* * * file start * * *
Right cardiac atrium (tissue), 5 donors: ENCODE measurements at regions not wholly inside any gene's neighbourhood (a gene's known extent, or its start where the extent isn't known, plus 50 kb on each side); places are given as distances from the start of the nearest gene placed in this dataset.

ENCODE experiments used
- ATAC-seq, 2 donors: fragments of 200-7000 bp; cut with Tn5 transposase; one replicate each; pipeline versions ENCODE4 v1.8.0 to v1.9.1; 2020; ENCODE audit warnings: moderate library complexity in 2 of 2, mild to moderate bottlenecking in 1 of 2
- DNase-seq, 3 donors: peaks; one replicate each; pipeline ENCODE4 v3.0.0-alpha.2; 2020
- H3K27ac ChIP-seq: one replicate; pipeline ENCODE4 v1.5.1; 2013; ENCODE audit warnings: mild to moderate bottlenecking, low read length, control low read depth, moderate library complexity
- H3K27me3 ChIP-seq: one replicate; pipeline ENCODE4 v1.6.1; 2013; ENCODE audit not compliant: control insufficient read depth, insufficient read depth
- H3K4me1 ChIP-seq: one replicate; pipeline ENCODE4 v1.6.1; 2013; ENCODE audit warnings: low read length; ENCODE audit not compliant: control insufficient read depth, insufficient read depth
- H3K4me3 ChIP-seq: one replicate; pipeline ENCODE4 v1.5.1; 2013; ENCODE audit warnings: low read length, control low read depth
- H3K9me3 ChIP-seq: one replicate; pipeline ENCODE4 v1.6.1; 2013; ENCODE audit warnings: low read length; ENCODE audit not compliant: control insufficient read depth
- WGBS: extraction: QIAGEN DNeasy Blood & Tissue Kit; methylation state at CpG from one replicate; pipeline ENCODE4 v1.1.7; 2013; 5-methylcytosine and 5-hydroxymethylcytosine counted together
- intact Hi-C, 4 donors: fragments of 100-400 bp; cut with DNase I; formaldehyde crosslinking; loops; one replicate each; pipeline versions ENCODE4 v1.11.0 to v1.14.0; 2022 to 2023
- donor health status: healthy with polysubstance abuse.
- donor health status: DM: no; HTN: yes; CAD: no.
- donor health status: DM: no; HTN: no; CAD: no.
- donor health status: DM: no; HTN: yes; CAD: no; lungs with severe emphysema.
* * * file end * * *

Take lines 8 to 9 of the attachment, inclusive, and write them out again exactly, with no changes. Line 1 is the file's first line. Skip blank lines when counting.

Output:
- H3K4me3 ChIP-seq: one replicate; pipeline ENCODE4 v1.5.1; 2013; ENCODE audit warnings: low read length, control low read depth
- H3K9me3 ChIP-seq: one replicate; pipeline ENCODE4 v1.6.1; 2013; ENCODE audit warnings: low read length; ENCODE audit not compliant: control insufficient read depth